Yesterday was Occupy Wall Street’s Day of Action, and it began with an attempt to shut down the New York Stock Exchange. It was unsuccessful—the bell rang on time. At 3 p.m., thousands gathered in Union Square for the city-wide student rally, where representatives from NYU, Hunter College, CUNY, Brooklyn College, Cooper Union and the New School (Columbia University was conspicuously absent) spoke. Later in the evening, around 5 p.m., the student rally met up with crowds at Foley Square and started marching across the bridge an hour and a half later.
Nearly 300 arrests were made, but I didn’t personally witness police brutality. If anything, the police I saw were facilitating traffic and the flow of people in a helpful way, after which, a significant number of them gathered to occupy a Sabrett hot dog stand on the corner of Worth St. I did see, however, protesters directly antagonizing police by hurling words like “racist” at officers in the subway. Speeches of the day consisted of the usual mix of snappy chants, criticism, complaints and unhelpful, tossed off notions on how to fix the world. “Fuck internships! Fuck kissing ass!” cried one student speaker from the New School. However, many more student speakers pointed out tuition hikes and dire loan situations in an articulate, impassioned way. The celebrity sighting at Union Square most people are talking about is Anne Hathaway, but Ahmed Maher, co-founder of Egypt’s April 6 Youth Movement, also showed up and spoke in solidarity.
Bloomberg’s raid on Zuccotti Park in the early hours of Monday morning surely touched the tender part of many people’s Occupy sympathies, but in some ways, the Day of Action felt like a reminder of how little change has actually been accomplished. It was a day of sensory overload, alternately thrilling, depressing and confusing. Getting on the subway to go home to one’s apartment, and not a tent, it’s easy to see that there’s a whole slice of New York that doesn’t want to be bothered with thinking about Occupy affairs. Still, the world is watching. Speeches were being translated to multiple different languages in real time, and there’s no denying that what started two months ago as a few pitched tents downtown has become a worldwide effort and phenomenon.
“…in some ways, the Day of Action felt like a reminder of how little change has actually been accomplished.”
For Pete’s sake, guy. What accomplishment do you expect in 60 days? Especially when MSM and TPTB belittle the global effort? Did you feel that the Civil Rights movement was empty 60 days after it started?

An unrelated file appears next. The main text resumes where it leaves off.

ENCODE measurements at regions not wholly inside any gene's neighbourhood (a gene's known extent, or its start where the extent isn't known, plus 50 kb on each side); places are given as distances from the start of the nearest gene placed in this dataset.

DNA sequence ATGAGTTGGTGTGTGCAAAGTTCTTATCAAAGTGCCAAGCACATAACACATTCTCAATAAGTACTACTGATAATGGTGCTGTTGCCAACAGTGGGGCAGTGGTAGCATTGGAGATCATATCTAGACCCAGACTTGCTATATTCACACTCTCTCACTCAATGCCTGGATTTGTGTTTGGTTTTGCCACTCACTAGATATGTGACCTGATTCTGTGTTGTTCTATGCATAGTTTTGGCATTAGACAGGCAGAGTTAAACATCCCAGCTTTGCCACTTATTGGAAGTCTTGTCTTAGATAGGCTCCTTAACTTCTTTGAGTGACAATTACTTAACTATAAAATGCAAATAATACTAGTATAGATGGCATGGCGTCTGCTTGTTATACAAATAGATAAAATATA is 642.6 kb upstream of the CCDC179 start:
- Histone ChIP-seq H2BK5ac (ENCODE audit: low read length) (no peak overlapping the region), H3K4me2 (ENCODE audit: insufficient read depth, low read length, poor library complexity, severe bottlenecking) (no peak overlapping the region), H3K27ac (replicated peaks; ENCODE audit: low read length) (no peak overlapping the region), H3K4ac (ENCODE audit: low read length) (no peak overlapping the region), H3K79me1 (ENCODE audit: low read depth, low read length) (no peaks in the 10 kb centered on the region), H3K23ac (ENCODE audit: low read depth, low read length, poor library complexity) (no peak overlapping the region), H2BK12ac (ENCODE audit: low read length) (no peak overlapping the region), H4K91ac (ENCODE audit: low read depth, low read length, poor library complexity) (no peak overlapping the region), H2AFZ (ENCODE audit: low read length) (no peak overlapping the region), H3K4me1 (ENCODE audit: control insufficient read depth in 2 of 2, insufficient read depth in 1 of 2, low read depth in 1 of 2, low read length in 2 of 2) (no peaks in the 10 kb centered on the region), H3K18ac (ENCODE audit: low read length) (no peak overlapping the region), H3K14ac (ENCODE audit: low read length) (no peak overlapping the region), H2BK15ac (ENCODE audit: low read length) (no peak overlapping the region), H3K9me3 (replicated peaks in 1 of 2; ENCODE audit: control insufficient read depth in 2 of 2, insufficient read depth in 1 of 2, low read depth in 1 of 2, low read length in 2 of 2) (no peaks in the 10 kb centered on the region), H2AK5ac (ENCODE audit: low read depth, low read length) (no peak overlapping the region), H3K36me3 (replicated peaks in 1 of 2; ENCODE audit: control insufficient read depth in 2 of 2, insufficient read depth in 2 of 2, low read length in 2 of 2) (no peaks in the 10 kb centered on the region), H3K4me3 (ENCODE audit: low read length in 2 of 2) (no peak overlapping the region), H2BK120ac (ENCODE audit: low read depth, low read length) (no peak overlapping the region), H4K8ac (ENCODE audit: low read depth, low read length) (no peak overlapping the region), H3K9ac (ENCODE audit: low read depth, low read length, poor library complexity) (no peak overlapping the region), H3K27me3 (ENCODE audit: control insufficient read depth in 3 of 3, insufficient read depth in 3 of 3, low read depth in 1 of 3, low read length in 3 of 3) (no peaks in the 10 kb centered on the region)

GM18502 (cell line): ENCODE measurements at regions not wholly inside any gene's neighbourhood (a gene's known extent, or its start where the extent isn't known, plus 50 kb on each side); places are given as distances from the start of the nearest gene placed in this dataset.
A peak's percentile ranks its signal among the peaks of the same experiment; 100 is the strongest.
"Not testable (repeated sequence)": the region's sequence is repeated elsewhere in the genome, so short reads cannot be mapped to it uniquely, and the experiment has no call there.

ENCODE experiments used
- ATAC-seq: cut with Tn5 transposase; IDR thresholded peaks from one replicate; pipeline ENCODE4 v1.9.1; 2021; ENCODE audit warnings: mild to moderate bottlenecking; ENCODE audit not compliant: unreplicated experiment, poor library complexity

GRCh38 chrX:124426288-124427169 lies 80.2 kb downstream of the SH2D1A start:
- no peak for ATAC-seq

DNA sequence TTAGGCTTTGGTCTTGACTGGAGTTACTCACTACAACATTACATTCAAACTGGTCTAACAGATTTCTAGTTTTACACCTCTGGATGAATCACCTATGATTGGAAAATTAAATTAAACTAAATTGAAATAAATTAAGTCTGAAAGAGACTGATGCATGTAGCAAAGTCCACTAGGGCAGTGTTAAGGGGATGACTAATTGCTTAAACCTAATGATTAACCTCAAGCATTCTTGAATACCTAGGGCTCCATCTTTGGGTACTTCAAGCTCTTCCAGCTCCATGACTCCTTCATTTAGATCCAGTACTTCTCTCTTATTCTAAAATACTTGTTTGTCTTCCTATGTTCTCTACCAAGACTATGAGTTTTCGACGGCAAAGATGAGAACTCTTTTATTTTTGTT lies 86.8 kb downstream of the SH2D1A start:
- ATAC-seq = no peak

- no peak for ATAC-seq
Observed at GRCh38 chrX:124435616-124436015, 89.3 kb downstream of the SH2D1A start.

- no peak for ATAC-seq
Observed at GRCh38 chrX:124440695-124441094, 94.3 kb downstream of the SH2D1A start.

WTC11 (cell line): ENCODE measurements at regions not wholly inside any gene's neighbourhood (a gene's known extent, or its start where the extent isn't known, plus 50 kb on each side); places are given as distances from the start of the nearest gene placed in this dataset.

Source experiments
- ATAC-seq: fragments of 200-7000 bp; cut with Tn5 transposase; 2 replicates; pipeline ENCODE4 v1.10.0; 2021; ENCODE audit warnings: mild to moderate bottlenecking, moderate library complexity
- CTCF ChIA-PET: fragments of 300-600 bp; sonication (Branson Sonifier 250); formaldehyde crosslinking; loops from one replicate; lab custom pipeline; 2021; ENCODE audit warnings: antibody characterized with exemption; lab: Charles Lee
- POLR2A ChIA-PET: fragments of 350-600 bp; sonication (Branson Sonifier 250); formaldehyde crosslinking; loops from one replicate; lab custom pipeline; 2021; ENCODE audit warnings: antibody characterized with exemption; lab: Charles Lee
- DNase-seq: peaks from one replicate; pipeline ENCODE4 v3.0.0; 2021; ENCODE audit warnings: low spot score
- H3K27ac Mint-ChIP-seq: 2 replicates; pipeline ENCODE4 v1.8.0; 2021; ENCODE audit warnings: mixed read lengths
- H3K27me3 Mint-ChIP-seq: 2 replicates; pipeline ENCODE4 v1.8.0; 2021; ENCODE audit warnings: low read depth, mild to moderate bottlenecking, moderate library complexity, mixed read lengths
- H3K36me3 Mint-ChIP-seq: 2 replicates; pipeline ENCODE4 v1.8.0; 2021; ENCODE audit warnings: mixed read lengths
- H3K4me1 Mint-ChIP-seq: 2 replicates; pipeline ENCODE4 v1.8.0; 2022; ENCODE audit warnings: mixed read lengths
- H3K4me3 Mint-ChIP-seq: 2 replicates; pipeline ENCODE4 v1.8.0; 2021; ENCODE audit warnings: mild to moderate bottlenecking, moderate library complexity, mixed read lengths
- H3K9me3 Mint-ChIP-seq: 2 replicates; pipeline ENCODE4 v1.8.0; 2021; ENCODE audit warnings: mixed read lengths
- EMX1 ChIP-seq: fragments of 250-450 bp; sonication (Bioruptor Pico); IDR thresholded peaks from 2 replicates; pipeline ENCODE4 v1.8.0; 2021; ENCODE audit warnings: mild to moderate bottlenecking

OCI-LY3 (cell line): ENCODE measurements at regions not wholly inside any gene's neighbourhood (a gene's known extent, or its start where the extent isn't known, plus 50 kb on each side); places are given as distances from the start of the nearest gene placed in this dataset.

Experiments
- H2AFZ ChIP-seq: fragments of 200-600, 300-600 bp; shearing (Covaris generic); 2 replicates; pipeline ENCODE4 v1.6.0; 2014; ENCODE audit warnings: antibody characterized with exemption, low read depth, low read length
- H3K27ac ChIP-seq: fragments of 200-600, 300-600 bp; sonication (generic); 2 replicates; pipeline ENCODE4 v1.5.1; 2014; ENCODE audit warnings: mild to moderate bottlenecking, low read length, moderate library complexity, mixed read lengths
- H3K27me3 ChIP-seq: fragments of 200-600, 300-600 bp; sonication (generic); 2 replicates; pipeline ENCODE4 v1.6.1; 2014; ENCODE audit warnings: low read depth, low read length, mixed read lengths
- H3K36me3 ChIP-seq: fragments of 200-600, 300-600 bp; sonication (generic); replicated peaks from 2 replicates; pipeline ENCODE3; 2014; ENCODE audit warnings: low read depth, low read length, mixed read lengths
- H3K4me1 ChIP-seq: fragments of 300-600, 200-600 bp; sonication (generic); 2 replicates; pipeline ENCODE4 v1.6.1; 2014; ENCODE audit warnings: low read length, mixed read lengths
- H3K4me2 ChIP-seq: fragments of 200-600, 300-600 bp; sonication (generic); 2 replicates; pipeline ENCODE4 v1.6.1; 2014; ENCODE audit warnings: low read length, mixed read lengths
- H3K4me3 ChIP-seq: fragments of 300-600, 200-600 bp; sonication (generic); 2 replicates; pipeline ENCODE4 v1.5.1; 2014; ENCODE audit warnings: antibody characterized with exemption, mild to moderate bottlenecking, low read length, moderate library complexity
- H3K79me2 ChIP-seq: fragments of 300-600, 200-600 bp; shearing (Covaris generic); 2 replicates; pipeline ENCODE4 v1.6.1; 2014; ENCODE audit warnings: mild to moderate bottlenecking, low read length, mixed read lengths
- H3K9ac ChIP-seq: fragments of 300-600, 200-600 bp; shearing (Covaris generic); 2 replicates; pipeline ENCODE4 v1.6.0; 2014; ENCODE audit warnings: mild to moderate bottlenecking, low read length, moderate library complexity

What this effort has accomplished is immeasurable and priceless. It has awakened an entire people, and the best is yet to come.
Indeed! This movement has awakened so many and changed the conversation. We are looking at a sea change.
@mary235 @anon7247 I don’t think it’s empty. I think OWS is an important and historical movement, which is why I covered yesterday’s events. But at the level of governance, the status quo remains frustratingly un-budged. Awareness of that is also critical.
P.S. I’m a girl.
Dear Mr. President,
There is a very large demonstration being planned for January 20th, 2012 at the Federal Courthouse at 700 Stewart street in Seattle, – and at every Federal Courthouse in the United States.. There are many groups organizing and “gearing up” for this demonstration. I will be promoting and advertising it. This “occupy movement” has only just begun. I suggest you figure out your plan of action and response; The rules of engagement; – Need a way better understanding of what is going on; – than during WTO in Seattle. Treat the people like they are the enemy, and they will become it.
January 20, 2012
I stopped reading the article about 3 paragraphs in.
The author of this piece is obviously missing the whole point – and that is hard to believe – since it is a worldwide movement against the greed on Wall Street – which has brought Greece, Italy, Spain, Iceland, Ireland, the US and a few other countries to financial ruin via financial instruments fixed to fail (all coming back to the US housing bubble, artificially inflated). But the author knows this already.
A bet is on that his father paid his college fees, his first car was a gift and he still is attached to the family bank umbilical cord.
Average pics, with pointless sarcastic remarks and a lousy article- there is nothing here, move on.